- $12 for one ticket to see Legally Blonde The Musical (up to $20 value)
- When: select dates, June 19–28
- Where: Levoy Theatre
- General admission
- Door time: 30 minutes before showtime
- Full offer value includes ticketing fees
- Click to view the seating chart
Legally Blonde The Musical
Based on the movie starring Reese Witherspoon, Legally Blonde weaves the bubbly tale of Elle Woods, a sorority president who follows her ex-boyfriend to Harvard Law to rekindle their romance. The award-winning musical follows Elle’s defeats and triumphs as she struggles to succeed at law, discover self-respect outside a relationship, and finally find new love. Clever, fast-paced lyrics mix with upbeat tunes in songs such as “Omigod You Guys” and “Gay or European,” supported by rug-cutting numbers that enliven the show and disappoint kids who thought dance was a rebellion against their lawyer parents.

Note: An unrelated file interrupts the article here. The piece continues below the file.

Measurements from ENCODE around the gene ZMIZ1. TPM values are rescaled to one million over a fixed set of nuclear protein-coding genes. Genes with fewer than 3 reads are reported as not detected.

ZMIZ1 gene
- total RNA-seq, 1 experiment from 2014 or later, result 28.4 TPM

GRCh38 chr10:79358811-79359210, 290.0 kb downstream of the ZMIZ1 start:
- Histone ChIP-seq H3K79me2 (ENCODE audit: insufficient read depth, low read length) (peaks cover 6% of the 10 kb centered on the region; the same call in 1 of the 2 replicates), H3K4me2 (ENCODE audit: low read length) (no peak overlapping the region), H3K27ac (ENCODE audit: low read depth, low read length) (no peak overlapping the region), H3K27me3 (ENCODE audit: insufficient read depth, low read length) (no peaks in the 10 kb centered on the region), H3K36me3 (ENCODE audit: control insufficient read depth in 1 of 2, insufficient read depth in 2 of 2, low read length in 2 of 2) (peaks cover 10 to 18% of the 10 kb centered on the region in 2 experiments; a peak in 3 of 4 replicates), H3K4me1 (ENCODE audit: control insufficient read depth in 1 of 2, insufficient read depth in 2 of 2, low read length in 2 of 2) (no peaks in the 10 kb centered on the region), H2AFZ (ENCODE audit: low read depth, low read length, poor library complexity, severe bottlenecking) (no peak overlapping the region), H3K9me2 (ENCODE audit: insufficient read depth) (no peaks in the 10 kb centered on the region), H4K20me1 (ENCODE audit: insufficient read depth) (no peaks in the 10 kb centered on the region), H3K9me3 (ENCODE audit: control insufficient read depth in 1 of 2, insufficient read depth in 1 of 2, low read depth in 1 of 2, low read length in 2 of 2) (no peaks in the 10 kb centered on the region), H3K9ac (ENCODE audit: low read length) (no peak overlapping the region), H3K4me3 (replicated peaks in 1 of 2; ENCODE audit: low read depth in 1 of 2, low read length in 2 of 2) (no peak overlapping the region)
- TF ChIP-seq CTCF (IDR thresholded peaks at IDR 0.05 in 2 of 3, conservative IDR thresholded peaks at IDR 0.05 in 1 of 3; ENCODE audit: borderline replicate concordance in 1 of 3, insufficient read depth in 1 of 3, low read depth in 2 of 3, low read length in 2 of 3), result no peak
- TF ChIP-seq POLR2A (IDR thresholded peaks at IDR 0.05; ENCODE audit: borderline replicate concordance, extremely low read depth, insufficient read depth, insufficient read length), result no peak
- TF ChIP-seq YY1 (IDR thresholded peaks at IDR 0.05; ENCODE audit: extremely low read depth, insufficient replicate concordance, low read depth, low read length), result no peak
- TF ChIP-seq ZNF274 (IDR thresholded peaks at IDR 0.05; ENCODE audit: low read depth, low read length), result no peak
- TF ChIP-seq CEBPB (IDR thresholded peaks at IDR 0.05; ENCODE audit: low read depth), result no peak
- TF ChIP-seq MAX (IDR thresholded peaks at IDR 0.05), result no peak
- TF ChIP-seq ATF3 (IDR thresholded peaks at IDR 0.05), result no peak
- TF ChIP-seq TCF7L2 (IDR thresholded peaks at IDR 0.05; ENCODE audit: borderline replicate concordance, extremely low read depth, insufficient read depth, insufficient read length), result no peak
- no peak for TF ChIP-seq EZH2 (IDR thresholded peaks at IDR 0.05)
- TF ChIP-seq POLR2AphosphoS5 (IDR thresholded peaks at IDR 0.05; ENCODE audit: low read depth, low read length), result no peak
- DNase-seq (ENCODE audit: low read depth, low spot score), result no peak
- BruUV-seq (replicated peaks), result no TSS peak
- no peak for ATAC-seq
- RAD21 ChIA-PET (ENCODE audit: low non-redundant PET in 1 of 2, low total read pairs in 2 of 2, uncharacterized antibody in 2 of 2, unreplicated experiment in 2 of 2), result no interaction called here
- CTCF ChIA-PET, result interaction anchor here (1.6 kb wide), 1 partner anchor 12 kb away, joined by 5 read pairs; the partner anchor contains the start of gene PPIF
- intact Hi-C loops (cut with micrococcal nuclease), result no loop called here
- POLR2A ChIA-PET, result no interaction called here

There was no joy—or Puccini—in Millville when the Wilson Opera House burned to rubble in 1898. Thankfully for entertainment seekers, the Levoy Theatre rose from those ashes just 10 years later, starting out as a silent movie hall and vaudeville house in 1908. As with many theaters in the National Register of Historic Places, the Levoy witnessed vaudeville's demise when Warner Brothers turned it into a movie house in 1930. It saw great success throughout the '40s, but then suffered 36 years of vacancy during the age of the multiplexes. Then, in 1998, the Levoy Theater Preservation Society formed to save the landmark from extinction and restore its luster. Today, the marquee, facade, and interiors mirror the Levoy of the 1920s, and brand-new seats and a souped-up sound system help audiences forget about the world outside. The theater's diverse array of programming includes music concerts, dance productions, movies, and comedies, as well as dramas and musicals by The Off Broad Street Players, its resident theater company. But despite the times, the Levoy hasn't forgotten its roots, and at its 2013 reopening the silent films of Charles Chaplin and Buster Keaton graced the screen, accompanied by a ragtime orchestra.